Coffee in Manhattan
It is 8am and the streets of Manhattan are whirring on this rainy morning. I’m sitting on the edge of a sofa bed in my friend’s Upper West Side apartment, sipping strong coffee, half-dressed for today’s luncheon, which will be followed by dinner, followed by a book signing, followed by drinks with friends. Was it just four days ago that I was at the bar mitzvah brunch?
I knew that Saturday, May 30th would be magical. What I didn’t know is that it would transformational. During the week beforehand, all odds were against hit. Harrison was hit with strep throat on Wednesday, and Olivia and I spent Thursday night in the ER for an injured finger. Guests were arriving, place cards had to be made, and there were many details to take care of. Yet, the ailments renewed my perspective of our blessings in life. Harrison would get better. Olivia would heal. And we would celebrate my son’s new phase of life.
I expected to be weepy on Saturday, but that seemed to be released Friday night as Harrison led the congregation at kiddush. Instead, I was beaming on the day of the bar mitzvah. My brother-in-law approached me in the morning and said, “This is a big day for you.”
“No, not really. It’s a big day for Harrison.”
And it was. At first he sniffled his way through the service in the background on the bimah. But when it came time for him to chant, he did so beautifully. The magic happened in unexpected moments. Having my entire family stand on the bimah for pictures, surrounding my son in his kippah. Watching friends and family envelop Harrison at the Torah, looking on as he chanted from the scrolls. Seeing Harrison and Olivia embrace at the podium after she read her poem.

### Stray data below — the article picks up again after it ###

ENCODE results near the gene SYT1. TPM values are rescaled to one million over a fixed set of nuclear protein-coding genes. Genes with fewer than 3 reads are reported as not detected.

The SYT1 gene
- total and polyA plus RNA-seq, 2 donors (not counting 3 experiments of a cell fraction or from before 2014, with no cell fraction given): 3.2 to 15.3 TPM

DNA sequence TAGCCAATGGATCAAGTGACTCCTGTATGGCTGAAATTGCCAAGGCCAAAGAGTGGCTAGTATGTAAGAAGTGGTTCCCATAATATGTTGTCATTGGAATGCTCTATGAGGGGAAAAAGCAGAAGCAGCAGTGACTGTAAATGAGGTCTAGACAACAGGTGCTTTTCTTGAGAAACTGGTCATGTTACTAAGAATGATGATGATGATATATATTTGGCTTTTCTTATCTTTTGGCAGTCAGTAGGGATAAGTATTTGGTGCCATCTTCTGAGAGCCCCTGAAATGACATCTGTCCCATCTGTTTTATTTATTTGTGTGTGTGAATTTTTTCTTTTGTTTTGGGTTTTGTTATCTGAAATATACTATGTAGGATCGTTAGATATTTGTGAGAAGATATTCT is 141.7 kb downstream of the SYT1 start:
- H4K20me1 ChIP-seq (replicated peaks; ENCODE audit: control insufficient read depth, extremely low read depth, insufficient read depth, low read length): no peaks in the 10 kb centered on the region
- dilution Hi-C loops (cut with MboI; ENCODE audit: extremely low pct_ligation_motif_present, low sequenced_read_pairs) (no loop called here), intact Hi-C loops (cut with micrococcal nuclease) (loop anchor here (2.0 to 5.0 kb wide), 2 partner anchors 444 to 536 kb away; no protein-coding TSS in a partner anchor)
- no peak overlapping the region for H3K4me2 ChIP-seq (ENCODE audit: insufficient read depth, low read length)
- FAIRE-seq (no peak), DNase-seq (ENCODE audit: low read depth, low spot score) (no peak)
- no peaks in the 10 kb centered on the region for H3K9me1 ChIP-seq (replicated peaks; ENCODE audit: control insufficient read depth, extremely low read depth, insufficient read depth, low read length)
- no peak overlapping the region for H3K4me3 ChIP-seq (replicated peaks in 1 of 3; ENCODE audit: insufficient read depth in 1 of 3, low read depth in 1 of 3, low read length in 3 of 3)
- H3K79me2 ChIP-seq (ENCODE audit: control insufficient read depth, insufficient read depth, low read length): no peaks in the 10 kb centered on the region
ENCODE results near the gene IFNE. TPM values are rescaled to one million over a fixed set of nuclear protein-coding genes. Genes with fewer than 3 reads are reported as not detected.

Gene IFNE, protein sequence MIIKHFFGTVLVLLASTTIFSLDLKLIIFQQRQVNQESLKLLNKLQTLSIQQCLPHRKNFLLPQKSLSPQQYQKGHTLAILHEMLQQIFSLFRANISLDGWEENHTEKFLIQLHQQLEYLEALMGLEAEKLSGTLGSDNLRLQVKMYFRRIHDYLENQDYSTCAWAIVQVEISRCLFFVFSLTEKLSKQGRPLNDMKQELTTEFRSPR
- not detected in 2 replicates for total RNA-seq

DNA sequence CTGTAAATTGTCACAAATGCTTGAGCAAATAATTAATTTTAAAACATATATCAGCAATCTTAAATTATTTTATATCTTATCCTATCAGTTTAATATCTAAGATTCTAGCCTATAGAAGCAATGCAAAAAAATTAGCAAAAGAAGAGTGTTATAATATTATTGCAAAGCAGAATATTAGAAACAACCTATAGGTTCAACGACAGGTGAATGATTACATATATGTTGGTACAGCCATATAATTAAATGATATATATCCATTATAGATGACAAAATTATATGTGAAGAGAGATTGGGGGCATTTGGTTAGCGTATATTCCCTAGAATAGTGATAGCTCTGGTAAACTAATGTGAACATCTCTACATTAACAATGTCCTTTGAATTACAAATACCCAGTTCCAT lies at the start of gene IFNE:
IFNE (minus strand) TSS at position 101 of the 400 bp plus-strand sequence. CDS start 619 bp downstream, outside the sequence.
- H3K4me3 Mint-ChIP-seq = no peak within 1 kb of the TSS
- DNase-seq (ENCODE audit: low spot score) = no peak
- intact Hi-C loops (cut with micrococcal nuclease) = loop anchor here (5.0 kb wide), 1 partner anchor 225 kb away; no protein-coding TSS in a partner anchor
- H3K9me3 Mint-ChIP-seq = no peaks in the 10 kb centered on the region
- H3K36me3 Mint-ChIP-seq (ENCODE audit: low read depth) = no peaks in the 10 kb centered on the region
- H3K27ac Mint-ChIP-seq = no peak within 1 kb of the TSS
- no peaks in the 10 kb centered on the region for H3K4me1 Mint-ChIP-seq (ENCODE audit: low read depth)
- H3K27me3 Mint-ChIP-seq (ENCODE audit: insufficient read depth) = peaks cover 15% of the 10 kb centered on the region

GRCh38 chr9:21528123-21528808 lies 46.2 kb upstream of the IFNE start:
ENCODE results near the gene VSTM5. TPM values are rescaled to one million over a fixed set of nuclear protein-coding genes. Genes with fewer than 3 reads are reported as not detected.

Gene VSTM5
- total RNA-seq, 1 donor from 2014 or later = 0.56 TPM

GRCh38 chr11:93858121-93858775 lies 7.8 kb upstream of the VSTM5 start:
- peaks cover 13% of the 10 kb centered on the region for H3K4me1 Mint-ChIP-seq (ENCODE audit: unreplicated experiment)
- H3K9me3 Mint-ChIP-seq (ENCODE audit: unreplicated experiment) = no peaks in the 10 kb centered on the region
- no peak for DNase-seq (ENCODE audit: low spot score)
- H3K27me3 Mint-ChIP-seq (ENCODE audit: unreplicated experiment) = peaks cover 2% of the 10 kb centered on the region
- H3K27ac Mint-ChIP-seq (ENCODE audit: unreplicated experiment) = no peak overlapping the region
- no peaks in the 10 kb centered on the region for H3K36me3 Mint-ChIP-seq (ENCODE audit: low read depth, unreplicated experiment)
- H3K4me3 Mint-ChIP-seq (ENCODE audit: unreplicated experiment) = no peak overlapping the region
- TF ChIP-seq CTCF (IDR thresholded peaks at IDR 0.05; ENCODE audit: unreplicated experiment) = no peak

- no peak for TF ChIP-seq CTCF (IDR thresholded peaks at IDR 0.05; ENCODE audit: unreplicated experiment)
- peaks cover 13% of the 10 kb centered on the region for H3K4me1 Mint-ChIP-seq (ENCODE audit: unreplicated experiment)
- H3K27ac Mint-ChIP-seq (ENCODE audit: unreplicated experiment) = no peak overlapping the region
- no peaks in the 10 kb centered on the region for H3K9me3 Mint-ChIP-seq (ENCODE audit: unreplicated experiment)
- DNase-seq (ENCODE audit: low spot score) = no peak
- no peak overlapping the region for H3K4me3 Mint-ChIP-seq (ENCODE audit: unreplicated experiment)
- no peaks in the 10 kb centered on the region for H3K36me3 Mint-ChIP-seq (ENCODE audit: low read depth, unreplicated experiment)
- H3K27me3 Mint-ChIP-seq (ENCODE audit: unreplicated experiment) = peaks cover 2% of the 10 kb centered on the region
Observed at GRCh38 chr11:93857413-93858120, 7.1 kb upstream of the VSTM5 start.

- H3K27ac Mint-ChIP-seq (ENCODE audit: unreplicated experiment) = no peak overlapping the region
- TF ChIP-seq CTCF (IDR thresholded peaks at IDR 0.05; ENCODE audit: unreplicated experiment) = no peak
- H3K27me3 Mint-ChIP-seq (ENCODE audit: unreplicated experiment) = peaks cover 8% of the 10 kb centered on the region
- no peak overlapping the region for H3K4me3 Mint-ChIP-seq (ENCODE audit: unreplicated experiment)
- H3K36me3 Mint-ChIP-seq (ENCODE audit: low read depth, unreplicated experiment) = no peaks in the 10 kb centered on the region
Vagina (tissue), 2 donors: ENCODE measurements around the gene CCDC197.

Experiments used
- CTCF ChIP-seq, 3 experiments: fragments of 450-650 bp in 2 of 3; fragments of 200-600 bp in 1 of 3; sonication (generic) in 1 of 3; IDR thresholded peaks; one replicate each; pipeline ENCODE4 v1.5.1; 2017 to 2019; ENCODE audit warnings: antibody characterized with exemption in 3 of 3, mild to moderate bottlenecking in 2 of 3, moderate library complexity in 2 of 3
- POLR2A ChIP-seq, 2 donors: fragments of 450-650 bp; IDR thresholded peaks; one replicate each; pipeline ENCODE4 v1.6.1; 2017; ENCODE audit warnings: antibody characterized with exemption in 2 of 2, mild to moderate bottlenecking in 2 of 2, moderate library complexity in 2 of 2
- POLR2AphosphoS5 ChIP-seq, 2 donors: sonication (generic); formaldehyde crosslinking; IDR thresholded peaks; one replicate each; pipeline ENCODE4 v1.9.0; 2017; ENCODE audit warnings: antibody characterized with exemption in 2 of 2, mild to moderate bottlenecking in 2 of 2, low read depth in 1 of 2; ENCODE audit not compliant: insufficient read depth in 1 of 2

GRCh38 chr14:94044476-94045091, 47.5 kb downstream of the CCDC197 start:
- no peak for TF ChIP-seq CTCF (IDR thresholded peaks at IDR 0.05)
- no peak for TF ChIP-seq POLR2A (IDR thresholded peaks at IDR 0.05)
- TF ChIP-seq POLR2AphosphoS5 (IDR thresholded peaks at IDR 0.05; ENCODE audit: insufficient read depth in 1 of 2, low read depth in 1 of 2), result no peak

Yet, nothing stirred me more than to hear Harrison give his d’var torah. Using his pages of text only as notes, his eyes panned over the congregation, his friends and family, as he implored us to be more connected with our food sources, to eat together as families, and to help feed the hungry. He rose from childhood into a young adult leader at that moment, and we were wowwed. We had all witnessed Harrison becoming bar mitzvah.
There is so much more… the sanctuary brimming with love, the party pulsating with joy. We were a community, welcoming Harrison into the folds of adulthood. He was embraced.
Michael had his transformations, bringing several walks of life together into one room. Olivia had hers, gracing the dance floor with her free spirit, taking in the love of everyone. And I have mine. It cannot be a fluke that I had to go on book tour two days after the bar mitzvah. I feel I am being asked to do something that will enrich me forever: I am being asked to hold joy.
Now, as I sit in my old stomping grounds of Manhattan, the same neighborhood where I pushed Harrison along in his stroller a dozen years ago, daydreaming of becoming a writer, I am struck by the poignancy of life. It is a sweet cup of coffee here in Manhattan.